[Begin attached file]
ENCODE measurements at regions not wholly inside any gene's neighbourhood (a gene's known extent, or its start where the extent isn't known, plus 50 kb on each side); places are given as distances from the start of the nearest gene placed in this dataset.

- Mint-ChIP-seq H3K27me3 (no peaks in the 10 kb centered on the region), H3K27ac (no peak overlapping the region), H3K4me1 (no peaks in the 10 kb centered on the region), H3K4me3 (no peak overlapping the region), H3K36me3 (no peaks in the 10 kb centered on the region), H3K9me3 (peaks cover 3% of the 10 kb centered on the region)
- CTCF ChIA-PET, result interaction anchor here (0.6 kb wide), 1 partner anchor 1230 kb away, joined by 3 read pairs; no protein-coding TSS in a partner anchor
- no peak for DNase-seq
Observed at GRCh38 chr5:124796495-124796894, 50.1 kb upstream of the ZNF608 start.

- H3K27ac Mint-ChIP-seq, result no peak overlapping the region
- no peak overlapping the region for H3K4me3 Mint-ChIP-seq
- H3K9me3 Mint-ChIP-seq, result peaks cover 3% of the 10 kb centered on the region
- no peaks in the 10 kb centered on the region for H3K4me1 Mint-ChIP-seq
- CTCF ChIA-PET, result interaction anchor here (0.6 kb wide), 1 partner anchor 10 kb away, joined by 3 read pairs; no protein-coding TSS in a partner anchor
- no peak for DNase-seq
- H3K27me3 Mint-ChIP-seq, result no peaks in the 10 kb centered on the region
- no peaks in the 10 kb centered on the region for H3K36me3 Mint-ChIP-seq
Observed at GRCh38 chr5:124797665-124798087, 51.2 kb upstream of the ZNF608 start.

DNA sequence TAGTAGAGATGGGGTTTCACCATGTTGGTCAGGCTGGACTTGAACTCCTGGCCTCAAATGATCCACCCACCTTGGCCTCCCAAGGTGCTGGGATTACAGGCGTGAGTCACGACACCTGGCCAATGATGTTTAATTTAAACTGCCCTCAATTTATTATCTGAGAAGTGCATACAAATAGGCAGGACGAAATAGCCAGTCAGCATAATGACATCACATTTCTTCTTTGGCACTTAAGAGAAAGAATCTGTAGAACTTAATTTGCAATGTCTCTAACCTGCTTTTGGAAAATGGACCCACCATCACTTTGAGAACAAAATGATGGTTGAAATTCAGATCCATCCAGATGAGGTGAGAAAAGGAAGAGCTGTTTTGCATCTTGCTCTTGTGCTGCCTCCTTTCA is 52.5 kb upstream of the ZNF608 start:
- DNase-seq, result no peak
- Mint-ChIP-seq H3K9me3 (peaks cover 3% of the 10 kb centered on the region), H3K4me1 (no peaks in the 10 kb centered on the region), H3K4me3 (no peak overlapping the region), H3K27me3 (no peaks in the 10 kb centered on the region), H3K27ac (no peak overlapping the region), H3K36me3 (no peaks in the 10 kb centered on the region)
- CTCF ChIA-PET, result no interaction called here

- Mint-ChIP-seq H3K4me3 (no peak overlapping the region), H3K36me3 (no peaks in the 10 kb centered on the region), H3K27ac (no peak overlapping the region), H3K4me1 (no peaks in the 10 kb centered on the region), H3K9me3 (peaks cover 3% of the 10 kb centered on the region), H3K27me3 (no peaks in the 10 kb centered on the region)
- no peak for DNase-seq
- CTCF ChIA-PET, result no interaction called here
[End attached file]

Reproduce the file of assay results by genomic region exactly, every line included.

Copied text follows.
ENCODE measurements at regions not wholly inside any gene's neighbourhood (a gene's known extent, or its start where the extent isn't known, plus 50 kb on each side); places are given as distances from the start of the nearest gene placed in this dataset.

- Mint-ChIP-seq H3K27me3 (no peaks in the 10 kb centered on the region), H3K27ac (no peak overlapping the region), H3K4me1 (no peaks in the 10 kb centered on the region), H3K4me3 (no peak overlapping the region), H3K36me3 (no peaks in the 10 kb centered on the region), H3K9me3 (peaks cover 3% of the 10 kb centered on the region)
- CTCF ChIA-PET, result interaction anchor here (0.6 kb wide), 1 partner anchor 1230 kb away, joined by 3 read pairs; no protein-coding TSS in a partner anchor
- no peak for DNase-seq
Observed at GRCh38 chr5:124796495-124796894, 50.1 kb upstream of the ZNF608 start.

- H3K27ac Mint-ChIP-seq, result no peak overlapping the region
- no peak overlapping the region for H3K4me3 Mint-ChIP-seq
- H3K9me3 Mint-ChIP-seq, result peaks cover 3% of the 10 kb centered on the region
- no peaks in the 10 kb centered on the region for H3K4me1 Mint-ChIP-seq
- CTCF ChIA-PET, result interaction anchor here (0.6 kb wide), 1 partner anchor 10 kb away, joined by 3 read pairs; no protein-coding TSS in a partner anchor
- no peak for DNase-seq
- H3K27me3 Mint-ChIP-seq, result no peaks in the 10 kb centered on the region
- no peaks in the 10 kb centered on the region for H3K36me3 Mint-ChIP-seq
Observed at GRCh38 chr5:124797665-124798087, 51.2 kb upstream of the ZNF608 start.

DNA sequence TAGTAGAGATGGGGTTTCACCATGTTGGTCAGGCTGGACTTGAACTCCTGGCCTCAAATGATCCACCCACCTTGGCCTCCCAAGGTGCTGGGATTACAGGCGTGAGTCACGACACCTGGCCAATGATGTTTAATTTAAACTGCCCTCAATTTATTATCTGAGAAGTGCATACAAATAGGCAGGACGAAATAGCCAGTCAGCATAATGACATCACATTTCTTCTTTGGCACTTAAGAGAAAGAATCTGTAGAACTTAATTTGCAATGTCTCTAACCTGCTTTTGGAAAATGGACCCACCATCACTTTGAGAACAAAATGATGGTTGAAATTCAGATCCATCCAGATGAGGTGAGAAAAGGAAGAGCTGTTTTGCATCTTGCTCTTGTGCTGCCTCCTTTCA is 52.5 kb upstream of the ZNF608 start:
- DNase-seq, result no peak
- Mint-ChIP-seq H3K9me3 (peaks cover 3% of the 10 kb centered on the region), H3K4me1 (no peaks in the 10 kb centered on the region), H3K4me3 (no peak overlapping the region), H3K27me3 (no peaks in the 10 kb centered on the region), H3K27ac (no peak overlapping the region), H3K36me3 (no peaks in the 10 kb centered on the region)
- CTCF ChIA-PET, result no interaction called here

- Mint-ChIP-seq H3K4me3 (no peak overlapping the region), H3K36me3 (no peaks in the 10 kb centered on the region), H3K27ac (no peak overlapping the region), H3K4me1 (no peaks in the 10 kb centered on the region), H3K9me3 (peaks cover 3% of the 10 kb centered on the region), H3K27me3 (no peaks in the 10 kb centered on the region)
- no peak for DNase-seq
- CTCF ChIA-PET, result no interaction called here